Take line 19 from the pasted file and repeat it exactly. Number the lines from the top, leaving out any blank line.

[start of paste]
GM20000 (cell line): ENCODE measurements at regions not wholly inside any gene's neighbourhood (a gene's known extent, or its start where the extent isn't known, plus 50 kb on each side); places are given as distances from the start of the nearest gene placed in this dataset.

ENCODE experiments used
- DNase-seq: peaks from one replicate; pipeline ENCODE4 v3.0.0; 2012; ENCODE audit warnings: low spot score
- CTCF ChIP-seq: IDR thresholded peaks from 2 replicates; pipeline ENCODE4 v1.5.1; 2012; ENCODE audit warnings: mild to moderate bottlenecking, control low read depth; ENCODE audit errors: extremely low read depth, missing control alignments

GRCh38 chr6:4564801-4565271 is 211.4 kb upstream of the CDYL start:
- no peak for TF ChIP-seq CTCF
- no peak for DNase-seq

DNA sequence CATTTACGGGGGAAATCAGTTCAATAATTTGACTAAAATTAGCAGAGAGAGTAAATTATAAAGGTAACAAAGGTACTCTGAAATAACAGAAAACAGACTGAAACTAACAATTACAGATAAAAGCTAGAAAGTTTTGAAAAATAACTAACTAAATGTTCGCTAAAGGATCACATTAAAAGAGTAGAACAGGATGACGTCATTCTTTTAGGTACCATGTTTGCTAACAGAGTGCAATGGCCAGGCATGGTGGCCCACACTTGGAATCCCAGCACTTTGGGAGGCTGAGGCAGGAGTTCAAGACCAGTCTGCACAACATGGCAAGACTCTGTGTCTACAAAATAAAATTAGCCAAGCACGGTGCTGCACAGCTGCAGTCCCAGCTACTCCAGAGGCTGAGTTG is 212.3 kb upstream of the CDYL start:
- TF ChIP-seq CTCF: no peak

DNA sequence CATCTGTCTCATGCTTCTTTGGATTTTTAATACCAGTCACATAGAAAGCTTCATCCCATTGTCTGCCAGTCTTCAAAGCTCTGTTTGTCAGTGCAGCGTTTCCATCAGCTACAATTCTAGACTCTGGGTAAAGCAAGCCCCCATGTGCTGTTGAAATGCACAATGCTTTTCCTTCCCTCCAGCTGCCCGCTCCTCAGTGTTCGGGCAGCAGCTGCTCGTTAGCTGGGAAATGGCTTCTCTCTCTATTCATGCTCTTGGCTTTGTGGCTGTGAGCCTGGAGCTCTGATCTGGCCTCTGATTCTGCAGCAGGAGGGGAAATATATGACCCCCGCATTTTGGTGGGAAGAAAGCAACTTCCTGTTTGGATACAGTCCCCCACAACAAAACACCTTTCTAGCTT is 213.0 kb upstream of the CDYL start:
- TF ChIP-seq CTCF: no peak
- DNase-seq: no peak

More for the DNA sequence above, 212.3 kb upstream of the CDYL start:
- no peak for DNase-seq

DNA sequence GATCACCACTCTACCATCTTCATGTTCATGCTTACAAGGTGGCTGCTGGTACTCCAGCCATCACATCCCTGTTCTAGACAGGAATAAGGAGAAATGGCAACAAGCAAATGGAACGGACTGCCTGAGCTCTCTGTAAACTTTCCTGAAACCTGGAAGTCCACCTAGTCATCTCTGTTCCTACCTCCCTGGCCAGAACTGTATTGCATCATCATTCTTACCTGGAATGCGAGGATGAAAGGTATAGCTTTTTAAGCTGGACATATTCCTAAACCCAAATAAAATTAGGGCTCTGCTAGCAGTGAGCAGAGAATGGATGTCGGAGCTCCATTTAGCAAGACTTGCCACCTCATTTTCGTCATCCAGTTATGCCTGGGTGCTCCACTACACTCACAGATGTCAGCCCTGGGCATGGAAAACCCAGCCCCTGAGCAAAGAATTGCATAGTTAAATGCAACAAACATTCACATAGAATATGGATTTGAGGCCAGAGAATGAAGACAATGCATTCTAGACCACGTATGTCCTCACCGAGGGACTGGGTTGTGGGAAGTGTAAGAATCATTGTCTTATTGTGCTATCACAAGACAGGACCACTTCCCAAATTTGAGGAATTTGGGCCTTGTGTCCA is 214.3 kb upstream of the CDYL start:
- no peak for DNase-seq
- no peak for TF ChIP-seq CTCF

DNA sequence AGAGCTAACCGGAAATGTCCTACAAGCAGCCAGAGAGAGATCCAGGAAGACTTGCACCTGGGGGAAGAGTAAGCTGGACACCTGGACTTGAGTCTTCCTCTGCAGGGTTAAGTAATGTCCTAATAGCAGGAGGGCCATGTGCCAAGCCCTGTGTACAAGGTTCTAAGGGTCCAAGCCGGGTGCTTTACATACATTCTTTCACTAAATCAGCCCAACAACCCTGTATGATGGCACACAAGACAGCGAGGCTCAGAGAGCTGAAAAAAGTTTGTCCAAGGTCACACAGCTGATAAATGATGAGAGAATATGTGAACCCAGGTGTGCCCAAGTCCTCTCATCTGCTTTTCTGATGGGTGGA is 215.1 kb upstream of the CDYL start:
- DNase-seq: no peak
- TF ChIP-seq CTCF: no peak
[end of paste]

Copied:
- DNase-seq: no peak